Market indications

 
 
 

Look Out Below   Dec 8 2008 10:34AM  Howard Ruff at www.kitco.com

While we were enjoying the Thanksgiving holiday, the stock market has continued to fall, only with a short-term rally for a few days, but not enough to encourage me.

The P/E ratios are still way above the levels that are found near the bottom of bear markets. The market probably has another 20 to 25 percent to go on the downside.

In the meantime, the precious metals have continued to be sick, giving us an unprecedented opportunity to buy low so we can eventually sell high.

Gold and silver is giving us contradictory signals. The nominal price is way down from its peaks, and investors are still looking for a non-existent bottom in the stock market.

The irony is that there is such demand for bullion and coins at the mints and bullion dealers that they can’t manufacture the popular items, such as 100-ounce bars and bullion coins, fast enough to meet demand. So when you order silver or gold from a dealer, you could wait several weeks for actual delivery. Don’t allow this to discourage you. Eventually they will catch up with demand.

The metals, as defined by futures prices, are still down. The investment buyers will catch up so that their decisions will dominate the marketplace; also, the markets are giving us the answer to the question of whether or not deflation is good for gold and silver. We are suffering from deflation, and prices are falling.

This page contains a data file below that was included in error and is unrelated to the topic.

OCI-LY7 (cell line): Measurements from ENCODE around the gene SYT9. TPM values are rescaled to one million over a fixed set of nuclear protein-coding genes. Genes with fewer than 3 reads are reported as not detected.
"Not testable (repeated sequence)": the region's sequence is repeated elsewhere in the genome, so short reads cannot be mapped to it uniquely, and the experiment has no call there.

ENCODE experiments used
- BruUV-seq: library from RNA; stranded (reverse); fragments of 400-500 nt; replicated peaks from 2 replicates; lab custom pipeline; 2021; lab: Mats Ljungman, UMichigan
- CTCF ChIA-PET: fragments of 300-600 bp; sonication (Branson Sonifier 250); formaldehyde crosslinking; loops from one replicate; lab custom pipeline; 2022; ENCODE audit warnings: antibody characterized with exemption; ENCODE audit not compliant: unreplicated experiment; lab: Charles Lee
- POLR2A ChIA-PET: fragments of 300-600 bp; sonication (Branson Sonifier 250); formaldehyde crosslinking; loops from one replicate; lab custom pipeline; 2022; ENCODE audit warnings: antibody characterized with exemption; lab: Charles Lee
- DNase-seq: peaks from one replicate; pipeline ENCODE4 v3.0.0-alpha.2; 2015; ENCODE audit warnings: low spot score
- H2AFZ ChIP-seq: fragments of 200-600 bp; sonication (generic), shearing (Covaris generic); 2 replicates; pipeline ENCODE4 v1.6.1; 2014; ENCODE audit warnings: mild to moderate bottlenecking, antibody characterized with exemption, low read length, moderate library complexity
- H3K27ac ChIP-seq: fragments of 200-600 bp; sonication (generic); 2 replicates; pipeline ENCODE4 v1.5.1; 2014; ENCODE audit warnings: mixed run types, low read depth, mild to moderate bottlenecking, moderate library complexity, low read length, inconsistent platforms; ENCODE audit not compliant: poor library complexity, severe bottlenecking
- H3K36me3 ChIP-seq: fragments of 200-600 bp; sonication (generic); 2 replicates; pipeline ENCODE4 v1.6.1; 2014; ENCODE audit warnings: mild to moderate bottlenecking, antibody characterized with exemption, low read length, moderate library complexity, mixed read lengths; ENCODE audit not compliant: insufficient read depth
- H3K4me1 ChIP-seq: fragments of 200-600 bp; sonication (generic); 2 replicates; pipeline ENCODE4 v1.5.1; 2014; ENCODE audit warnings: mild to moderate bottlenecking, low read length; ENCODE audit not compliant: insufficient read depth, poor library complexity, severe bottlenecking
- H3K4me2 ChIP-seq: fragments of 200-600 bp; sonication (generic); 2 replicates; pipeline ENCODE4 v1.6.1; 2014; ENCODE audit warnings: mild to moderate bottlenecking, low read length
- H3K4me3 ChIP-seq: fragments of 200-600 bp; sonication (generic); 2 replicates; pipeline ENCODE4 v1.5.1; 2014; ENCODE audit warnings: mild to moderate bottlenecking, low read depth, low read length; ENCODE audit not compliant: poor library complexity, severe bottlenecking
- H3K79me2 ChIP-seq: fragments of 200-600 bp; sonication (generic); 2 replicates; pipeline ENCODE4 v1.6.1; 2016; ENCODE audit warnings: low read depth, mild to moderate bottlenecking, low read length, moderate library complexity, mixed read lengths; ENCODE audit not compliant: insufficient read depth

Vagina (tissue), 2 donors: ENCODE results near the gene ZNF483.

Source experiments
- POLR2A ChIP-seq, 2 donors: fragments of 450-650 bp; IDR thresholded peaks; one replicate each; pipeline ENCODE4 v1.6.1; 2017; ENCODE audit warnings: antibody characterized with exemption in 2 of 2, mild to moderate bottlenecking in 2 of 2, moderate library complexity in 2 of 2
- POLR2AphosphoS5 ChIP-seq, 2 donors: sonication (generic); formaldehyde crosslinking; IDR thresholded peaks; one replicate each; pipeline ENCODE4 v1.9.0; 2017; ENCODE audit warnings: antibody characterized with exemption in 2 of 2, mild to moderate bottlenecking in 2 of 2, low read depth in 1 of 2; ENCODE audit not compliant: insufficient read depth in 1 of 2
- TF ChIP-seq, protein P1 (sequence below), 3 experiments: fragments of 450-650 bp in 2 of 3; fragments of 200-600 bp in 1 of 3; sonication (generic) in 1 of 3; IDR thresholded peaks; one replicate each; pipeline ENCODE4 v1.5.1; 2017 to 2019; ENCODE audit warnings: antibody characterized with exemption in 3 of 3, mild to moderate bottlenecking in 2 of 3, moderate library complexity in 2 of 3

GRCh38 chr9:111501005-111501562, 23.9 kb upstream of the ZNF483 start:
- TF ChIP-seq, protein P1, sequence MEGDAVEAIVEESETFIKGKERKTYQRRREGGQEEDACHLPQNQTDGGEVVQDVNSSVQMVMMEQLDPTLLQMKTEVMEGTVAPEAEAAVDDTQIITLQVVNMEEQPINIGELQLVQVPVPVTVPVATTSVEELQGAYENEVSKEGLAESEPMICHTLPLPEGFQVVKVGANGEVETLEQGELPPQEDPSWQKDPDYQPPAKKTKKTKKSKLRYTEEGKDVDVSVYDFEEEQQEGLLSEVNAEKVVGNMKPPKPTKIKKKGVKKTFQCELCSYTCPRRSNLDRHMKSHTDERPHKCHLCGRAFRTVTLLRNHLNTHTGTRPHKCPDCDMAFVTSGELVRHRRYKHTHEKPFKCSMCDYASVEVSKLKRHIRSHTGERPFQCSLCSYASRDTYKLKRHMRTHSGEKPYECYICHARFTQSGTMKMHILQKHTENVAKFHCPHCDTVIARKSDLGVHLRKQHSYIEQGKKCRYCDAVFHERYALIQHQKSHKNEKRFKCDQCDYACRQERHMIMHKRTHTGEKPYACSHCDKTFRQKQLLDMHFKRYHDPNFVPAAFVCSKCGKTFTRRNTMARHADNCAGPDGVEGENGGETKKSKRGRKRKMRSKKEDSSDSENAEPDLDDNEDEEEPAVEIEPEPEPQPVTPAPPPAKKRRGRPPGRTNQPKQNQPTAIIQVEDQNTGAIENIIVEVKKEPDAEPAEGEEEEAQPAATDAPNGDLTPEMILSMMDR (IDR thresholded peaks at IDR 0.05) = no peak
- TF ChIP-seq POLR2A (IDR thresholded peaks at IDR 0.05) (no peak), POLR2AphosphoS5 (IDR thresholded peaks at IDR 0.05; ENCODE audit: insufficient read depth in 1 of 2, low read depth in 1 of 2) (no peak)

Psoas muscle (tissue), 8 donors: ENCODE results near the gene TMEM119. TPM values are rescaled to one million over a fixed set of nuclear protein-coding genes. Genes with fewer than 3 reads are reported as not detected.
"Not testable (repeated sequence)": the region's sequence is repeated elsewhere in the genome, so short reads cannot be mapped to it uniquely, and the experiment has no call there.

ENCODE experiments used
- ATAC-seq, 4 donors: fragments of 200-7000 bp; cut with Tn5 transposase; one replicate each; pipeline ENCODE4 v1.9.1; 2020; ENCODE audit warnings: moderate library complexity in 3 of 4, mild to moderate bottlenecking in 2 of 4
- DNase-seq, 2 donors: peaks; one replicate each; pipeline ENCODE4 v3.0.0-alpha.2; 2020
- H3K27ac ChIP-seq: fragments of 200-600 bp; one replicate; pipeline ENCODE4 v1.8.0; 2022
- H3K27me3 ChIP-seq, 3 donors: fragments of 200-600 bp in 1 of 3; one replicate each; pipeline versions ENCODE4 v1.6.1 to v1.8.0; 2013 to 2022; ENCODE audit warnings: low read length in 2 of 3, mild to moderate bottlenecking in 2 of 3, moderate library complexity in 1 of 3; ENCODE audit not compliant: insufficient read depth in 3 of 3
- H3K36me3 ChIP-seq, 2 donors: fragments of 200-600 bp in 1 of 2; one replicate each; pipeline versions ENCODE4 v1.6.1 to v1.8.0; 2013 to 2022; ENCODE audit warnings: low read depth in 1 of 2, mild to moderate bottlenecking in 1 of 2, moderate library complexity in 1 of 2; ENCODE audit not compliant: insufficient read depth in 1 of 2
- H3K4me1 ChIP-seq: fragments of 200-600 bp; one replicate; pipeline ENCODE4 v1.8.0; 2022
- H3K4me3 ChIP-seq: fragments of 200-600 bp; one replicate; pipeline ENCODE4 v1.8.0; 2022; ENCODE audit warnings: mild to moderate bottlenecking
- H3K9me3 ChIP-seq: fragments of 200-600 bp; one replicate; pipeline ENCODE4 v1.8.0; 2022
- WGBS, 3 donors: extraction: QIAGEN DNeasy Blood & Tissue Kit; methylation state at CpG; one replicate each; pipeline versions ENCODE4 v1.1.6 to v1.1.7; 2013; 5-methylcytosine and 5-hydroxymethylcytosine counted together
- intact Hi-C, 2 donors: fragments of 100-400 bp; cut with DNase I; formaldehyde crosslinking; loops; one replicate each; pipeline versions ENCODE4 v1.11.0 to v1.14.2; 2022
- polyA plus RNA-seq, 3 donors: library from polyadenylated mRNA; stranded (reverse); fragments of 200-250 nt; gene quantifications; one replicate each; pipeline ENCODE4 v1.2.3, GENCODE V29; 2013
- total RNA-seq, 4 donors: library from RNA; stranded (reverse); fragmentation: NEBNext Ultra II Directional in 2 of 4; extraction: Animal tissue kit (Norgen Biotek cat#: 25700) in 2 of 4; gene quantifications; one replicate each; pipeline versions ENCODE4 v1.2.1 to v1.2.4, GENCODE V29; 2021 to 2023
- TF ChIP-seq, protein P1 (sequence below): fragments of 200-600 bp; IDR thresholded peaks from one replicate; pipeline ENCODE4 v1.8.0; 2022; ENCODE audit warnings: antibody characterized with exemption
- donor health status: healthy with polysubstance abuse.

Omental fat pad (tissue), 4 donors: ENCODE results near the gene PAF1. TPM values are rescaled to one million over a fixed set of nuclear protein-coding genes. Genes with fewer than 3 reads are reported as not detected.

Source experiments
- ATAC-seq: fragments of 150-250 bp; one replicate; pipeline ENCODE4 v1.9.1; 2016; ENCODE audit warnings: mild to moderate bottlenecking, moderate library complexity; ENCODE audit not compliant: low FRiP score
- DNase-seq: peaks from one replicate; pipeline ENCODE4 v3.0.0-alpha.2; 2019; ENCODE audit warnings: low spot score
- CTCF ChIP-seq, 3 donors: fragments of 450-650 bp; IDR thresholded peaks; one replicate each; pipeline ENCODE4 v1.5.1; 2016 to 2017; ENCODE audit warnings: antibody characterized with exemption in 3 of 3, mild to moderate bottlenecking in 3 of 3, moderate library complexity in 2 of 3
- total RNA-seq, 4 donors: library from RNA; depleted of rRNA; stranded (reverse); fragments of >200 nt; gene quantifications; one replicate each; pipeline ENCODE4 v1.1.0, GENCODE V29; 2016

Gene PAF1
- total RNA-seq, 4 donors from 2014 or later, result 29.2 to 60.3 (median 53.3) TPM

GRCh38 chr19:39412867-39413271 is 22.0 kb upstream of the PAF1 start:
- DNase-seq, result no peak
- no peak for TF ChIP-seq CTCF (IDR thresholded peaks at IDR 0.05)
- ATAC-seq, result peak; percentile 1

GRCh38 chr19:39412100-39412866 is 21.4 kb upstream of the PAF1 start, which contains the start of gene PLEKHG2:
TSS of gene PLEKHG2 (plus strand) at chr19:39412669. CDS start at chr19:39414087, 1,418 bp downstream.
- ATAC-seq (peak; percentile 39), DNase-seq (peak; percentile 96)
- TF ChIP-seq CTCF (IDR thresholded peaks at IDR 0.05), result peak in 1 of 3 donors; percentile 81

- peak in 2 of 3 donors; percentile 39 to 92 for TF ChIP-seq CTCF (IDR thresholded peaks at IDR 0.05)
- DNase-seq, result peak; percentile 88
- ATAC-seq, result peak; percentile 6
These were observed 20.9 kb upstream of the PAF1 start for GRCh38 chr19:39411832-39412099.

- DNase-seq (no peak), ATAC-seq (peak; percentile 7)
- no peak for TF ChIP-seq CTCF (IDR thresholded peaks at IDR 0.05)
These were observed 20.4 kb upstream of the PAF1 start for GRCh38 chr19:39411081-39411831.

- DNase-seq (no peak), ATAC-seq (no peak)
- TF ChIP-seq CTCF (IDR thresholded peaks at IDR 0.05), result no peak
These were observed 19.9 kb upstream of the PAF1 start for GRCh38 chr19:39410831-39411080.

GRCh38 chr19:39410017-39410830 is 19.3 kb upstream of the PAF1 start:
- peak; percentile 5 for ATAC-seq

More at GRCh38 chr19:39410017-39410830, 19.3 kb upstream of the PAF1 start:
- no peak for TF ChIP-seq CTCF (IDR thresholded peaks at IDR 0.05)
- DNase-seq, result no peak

Oil is the best example of that; it has dropped from over $140/barrel to below $50. I would bet that it will drop below $40. It should be an indicator so you can measure deflation.

Other deflationary factors are the collapse of the big brokerage houses, the collapse of the banking system, the bankers’ refusal to lend, rising unemployment, and sick Christmas shopping, as evidenced by the worst early Christmas shopping in our lifetimes.

Don’t Despair

Gold and silver will bounce back when inflation reasserts itself. It is axiomatic that deflation is the spawning ground for inflation, as the government doesn’t know how to fix deflation, depression or recession other than to throw money at it. The creation of all the money floating through the economy will eventually meet all the conditions for inflation.

You need to be patient, which is hard. One day you will brag about your smart buying decisions as you bought low to sell high.

 

Page updated: July 13, 2012

Aluminum, Copper, Silver & Gold Charts

           http://www.georgiarecyclers.org/downloads/2012ComplianceGuide.pdf


2012 Georgia Compliance Guide for Secondary Metal Recyclers




ECONOMIC REPORT

Drop in consumer prices is most since 1932

Core CPI flat in the month as energy prices plunge

By Robert Schroeder, MarketWatch

Last update: 12:04 p.m. EST Dec. 16, 2008



WASHINGTON (MarketWatch) -- U.S. consumer prices fell in November at the fastest rate since 1932, the darkest days of the Great Depression, the Labor Department reported Tuesday, as prices for energy, commodities and airline fares plunged across the country.